Again I am more surprised that it hasn’t happened yet. Fans have the most say about anything. The movie studios cater to the people who they think will come out and see the movie, plain and simple. Look at the Deadpool movie, it was totally not a thing even close to happening 6 months ago and now they have a release date. And it doesn’t have to be a large majority for studios to listen, if they think it is a significant amount that they would lose, then they will come up with another strategy. So if a portion of Marvel fans decided to not go see the FFF even if it was in fact fantastic, Fox may still roll over. Or if they got all Marvel fans of movies and comics (not necessarily strictly FFF and X-Men fans) to sign a petition, make a commitment to boycott these films, etc that would mean something for sure. Maybe they are trying to subtly encourage fan rage by limiting Fox’s ability to make these films, thinking that once Fox can’t work with the content any longer, then fans maybe will ask Fox to just hand the rights back already.
But there is a chance that this could backfire. It’s definitely a childish move in some respects, and as a fan I am upset that the franchise is getting this cutthroat, hacked-to- pieces treatment because it is limiting the franchise. Would I boycott this film for Marvel? Not necessarily; I am not the superfan demographic they are looking for really, and I am sure there are others like me in that they have no particularly strong loyalty to Marvel but feel a little alienated in the wake of business.
FFF! You started using my acronym, that’s awesome!
Ok, if you’re conceding the move is a bit childish I’ll concede I do respect it, though kind of begrudgingly. I think it brings up a lot of questions about what’s fair in the box office war between these studios (apparently anything) but it’s certainly a novel concept that no one’s tried before, I can admit that.
And you’re right, the Deadpool example was just a very vocal segment of the geek community, hardly Americans at large, and that managed to have a major influence.
Just so we’re clear, I’d prefer for all the rights to be back at Marvel too, no questions. But the thing is Marvel sold those rights initially because they weren’t a movie studio, and I completely understand wanting them back now, but if they hadn't sold the rights in the first place, superhero movies probably wouldn’t have taken off in the early 2000s and Marvel would never have subsequently launched their own cinematic brand. The idealist in me says maybe Marvel should be grateful to studios like Sony and Fox for putting (sometimes flawed) Marvel movies out there, so Marvel could then come along and perfect the concept later. Also, when they initially sold the rights, was there not some clause like ‘and we agree to not actively try to undermine the film made with the rights you legally acquired from us. That got a bit rambly but whatever.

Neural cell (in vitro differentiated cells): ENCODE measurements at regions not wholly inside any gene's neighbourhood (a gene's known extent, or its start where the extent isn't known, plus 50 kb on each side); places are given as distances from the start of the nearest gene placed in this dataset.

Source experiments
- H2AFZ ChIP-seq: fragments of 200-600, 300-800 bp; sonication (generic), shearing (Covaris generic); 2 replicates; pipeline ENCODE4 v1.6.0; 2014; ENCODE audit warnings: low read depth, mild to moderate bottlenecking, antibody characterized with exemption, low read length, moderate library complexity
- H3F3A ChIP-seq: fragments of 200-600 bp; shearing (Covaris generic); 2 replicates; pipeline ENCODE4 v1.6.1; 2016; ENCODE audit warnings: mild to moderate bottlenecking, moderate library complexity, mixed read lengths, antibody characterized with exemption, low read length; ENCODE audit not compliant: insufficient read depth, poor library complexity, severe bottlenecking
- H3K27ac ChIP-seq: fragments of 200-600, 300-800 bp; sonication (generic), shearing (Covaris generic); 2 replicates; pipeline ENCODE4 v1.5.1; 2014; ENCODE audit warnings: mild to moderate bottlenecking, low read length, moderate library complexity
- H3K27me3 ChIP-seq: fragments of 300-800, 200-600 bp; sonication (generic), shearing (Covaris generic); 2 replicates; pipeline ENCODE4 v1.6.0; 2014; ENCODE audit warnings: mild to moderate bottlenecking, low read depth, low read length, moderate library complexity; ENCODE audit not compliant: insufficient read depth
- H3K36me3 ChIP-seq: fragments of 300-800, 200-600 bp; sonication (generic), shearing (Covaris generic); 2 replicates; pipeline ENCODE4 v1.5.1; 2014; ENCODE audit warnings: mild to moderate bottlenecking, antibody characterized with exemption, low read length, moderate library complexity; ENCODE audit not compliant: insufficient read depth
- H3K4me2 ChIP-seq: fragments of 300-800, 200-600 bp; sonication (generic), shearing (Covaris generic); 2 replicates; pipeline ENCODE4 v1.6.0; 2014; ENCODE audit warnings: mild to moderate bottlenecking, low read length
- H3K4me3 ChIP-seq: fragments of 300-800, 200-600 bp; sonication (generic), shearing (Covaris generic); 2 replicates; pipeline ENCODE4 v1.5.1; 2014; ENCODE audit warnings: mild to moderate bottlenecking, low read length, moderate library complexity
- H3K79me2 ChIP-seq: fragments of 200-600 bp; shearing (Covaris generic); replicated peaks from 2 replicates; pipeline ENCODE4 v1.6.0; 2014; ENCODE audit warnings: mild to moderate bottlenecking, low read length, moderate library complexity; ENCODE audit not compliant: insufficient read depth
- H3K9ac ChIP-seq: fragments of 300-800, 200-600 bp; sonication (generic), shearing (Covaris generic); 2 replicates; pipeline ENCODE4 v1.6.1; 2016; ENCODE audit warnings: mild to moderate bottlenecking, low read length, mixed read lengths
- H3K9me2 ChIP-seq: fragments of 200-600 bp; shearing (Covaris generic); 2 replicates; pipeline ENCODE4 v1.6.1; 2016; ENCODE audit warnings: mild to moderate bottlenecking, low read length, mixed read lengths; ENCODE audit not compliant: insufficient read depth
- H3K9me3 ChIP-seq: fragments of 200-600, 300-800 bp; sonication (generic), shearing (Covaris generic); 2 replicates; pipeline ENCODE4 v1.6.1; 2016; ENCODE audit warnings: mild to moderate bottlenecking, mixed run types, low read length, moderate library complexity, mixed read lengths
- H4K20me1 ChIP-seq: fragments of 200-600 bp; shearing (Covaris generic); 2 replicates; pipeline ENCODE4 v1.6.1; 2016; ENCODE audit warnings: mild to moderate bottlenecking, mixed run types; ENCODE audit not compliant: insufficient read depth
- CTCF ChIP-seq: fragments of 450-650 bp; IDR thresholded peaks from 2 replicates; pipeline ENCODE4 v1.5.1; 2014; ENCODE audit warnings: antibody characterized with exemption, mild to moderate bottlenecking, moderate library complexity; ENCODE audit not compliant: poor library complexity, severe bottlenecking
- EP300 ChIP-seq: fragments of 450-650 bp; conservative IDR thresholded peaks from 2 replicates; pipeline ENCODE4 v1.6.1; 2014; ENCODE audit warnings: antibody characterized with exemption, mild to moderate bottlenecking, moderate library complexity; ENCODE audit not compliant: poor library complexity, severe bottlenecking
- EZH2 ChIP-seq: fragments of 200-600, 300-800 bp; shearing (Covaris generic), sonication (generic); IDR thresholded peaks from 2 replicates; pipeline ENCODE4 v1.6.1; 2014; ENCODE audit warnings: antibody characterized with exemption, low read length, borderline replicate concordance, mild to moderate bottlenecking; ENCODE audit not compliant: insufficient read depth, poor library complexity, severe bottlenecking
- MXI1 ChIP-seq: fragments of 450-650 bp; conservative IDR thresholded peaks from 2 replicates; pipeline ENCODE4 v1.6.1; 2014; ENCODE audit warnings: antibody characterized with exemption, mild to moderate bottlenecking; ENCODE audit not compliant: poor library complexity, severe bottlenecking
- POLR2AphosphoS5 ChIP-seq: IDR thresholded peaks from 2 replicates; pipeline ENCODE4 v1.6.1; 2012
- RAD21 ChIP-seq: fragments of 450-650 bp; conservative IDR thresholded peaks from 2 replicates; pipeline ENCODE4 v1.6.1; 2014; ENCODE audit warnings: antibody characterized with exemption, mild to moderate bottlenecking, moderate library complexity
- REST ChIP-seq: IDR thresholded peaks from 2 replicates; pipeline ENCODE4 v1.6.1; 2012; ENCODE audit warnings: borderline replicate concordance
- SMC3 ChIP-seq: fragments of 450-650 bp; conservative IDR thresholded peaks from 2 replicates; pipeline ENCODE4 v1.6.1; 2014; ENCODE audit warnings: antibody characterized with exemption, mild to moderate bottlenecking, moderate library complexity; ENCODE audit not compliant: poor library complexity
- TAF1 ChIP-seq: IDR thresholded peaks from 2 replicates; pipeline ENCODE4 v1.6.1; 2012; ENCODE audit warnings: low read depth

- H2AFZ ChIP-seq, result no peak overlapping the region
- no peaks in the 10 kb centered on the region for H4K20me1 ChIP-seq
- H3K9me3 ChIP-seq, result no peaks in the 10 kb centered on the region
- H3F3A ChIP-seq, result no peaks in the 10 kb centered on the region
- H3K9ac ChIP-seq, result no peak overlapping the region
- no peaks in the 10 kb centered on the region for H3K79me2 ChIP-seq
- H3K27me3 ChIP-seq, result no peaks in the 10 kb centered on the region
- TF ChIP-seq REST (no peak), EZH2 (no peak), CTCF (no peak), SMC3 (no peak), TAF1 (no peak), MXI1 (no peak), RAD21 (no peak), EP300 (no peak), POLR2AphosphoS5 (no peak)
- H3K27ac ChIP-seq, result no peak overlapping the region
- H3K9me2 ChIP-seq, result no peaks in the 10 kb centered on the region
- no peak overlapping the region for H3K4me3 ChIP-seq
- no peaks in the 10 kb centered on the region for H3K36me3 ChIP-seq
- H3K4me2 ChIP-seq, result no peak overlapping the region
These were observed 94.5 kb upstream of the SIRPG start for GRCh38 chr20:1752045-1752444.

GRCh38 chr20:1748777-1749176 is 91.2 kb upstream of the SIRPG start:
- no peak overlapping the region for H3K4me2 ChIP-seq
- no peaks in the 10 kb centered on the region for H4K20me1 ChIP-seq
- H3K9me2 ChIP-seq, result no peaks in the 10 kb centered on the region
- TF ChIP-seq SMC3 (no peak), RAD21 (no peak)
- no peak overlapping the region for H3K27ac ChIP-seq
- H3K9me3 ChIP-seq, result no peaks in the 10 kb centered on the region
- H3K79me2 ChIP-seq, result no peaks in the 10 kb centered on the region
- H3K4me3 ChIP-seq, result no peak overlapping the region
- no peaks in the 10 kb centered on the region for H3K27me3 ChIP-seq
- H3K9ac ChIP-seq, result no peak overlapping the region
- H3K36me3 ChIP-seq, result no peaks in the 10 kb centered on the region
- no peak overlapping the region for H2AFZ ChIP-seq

Well yes I will not dispute that they had a perfectly good reason to sell the rights then. I’m sure they never dreamed they would be a hugely successful movie studio a decade later. Fox is being stubborn right now because I’m sure Marvel would pay more than a pretty penny to get those rights back, and since fans and movie-goers alike are skeptical of Fox’s ability to make these movies good (or at least FFF, since X-men is clearly doing fine), I don’t see what Fox has to lose by giving FFF rights back. But obviously they are trying to cash in on Marvel’s success since they have the rights to do so. I mean, X-men beat Guardians of the Galaxy at the box office in the US this last summer, so clearly they don’t want to let that go. I think Fox is being just as greedy or cutthroat as Marvel is, but again that is not to say it is unjustified, as these are two businesses competing for money. The problem I have is that they are willing to throw fans under the bus to do it.
I don’t think anyone when superhero movies were beginning to come out thought that they would be such a huge thing later. Now that superhero movies drive the box office, everyone wants a piece of that pie now, and they are willing to do what they have to in order to get it.
Fox is being stubborn with the film rights you’re spot on in that regard, I understand Marvel’s frustration. Though I gotta throw out there that Marvel CEO Isaac Perlmutter is notorious for being a penny pincher, part of the reason Marvel’s negotiations with actors have been so hardball. So while I’m sure he’s offered them a lot by our standards, his desire to save money at all costs makes me wonder what kind of figures he’s actually offered Fox.
We could keep going back and forth, but in the interest of our readers’ time let’s wrap this up. We disagree on some points, but we both wanna see is the FF film rights back with Marvel. And I think we can agree FFF is an awesome acronym.
It seems strange that he is a penny pincher because in the long game, they will make way more money once they have the rights back than they would spend on getting them back. You would think he would realize this. If they really wanted the rights back, they would make a serious offer instead of trying to draw this out at the expense of these beloved franchises. They seem to be doing more or less with Sony and Spiderman, in that they are just waiting for them to hand back the rights (which they seem more likely to do as the recent Spider-Man films took a bit of a hit at the box office, and not in a good way). I suppose to me it seems that both sides are not particularly determined to negotiate in a straightforward and reasonable manner, but instead want to butt heads at the expense of the fans and the studios themselves. Why can't they just make all of our dreams come true with a mega-Marvel Universe movie? Maybe someday, but not someday soon.